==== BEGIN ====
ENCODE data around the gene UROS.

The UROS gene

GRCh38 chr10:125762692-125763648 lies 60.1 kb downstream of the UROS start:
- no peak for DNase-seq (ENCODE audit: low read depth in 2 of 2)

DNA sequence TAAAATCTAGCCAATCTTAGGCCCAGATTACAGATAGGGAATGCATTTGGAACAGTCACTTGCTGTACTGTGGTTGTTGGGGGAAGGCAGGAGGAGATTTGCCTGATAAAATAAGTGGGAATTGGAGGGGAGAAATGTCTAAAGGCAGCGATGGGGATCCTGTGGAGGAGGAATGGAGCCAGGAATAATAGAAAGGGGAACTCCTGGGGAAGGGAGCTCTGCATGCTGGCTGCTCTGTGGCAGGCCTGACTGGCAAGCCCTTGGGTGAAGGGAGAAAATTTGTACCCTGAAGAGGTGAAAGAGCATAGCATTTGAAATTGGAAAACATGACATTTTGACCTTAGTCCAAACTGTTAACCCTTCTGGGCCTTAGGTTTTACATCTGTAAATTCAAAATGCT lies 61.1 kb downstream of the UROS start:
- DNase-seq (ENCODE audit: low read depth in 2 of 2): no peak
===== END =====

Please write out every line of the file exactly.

ENCODE data around the gene UROS.

The UROS gene

GRCh38 chr10:125762692-125763648 lies 60.1 kb downstream of the UROS start:
- no peak for DNase-seq (ENCODE audit: low read depth in 2 of 2)

DNA sequence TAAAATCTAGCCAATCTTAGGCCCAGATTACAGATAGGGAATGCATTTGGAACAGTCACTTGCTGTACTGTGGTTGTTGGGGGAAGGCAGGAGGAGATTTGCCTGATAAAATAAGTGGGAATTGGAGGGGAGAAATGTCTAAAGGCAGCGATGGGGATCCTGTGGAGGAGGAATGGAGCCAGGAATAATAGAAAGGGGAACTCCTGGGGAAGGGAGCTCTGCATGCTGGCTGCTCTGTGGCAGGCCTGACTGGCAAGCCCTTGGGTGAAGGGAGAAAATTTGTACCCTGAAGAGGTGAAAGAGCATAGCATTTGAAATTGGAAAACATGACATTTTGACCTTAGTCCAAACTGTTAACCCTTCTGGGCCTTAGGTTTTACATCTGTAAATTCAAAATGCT lies 61.1 kb downstream of the UROS start:
- DNase-seq (ENCODE audit: low read depth in 2 of 2): no peak